fbpx

Mon – Fri: 8 AM – 6 PM
Sat: 8 AM – 12 PM
Sun: Closed

(715) 386-1234
2215 Vine Street
Hudson, WI 54016

Recognizing Senior Pet Month

It’s Senior Pet Month! There’s no better time to celebrate your senior pet. While they can’t sprint around the yard or play as much as they used to, they’re still treasured parts of our families. In order to best care for your senior pet, it’s important to make some modifications to their routine and living space to give them a healthy and safe living environment. Read on to find out how you can support your senior pet this November and every Senior Pet Month. 

Senior Pet Ages 

Have you ever wondered if your pet is actually classified as a senior? Just because your pet is still spry and agile doesn’t mean they’re not seniors. Many animals actually reach senior status quite early in their lives. Cats, for instance, can have life spans lasting 18 years or more, but they’re considered seniors starting at age 8 through 10. As for dogs, their weight, and size play a role. Larger dogs, weighing over 50 pounds, begin their senior years at age 6, while smaller dogs are seniors at age 8.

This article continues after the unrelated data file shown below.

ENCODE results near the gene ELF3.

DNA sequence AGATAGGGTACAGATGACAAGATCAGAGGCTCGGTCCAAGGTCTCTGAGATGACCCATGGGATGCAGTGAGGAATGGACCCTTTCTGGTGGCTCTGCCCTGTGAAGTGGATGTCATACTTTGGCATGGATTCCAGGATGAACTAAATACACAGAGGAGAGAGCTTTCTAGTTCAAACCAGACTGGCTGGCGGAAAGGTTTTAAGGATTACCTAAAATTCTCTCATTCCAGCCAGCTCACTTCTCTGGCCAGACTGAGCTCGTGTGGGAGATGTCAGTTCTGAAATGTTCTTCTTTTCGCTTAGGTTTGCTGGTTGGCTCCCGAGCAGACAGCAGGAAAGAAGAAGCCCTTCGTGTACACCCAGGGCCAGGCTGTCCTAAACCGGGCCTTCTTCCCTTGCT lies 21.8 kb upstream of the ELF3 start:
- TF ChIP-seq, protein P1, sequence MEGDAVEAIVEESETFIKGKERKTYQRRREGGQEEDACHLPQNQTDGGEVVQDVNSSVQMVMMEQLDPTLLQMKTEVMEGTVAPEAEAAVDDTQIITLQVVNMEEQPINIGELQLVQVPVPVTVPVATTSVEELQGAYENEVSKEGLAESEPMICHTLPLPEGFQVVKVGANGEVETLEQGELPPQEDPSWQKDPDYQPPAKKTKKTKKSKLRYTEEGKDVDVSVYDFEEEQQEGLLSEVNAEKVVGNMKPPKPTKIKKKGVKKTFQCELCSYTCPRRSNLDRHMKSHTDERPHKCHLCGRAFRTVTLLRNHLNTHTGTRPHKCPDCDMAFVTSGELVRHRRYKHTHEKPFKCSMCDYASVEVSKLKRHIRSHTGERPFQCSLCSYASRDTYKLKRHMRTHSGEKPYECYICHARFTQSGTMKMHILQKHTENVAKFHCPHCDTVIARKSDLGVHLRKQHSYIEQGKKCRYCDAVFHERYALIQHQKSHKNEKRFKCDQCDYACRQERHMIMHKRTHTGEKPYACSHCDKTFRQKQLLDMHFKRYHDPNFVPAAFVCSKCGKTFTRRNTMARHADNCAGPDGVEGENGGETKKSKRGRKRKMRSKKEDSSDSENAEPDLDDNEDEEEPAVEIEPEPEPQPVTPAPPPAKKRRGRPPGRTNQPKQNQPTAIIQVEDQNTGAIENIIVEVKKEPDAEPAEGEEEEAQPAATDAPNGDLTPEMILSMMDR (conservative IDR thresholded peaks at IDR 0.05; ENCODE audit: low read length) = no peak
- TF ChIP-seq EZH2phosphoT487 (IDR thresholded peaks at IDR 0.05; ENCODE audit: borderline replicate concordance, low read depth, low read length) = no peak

Senior Pet Care

Many health conditions become much more common in senior pets, for both cats and dogs. You’ll need to keep an eye out for health concerns like: 

  • Cancer
  • Lumps and Bumps
  • Dental Disease
  • Heart Disease
  • Kidney & Liver Disease
  • Canine Cognitive Dysfunction
  • Neurologic Conditions
  • Arthritis 

Senior pets will also have different dietary and exercise requirements, so be sure to ask your veterinarian about the best ways to care for them. In fact, it’s a good idea to take your senior pet to the veterinarian more often than you used to in the past. This gives them the best chance of finding a problem early on and prescribing the right treatment as quickly as possible. 

Contact your veterinarian today for more information on how to best care for your senior pet.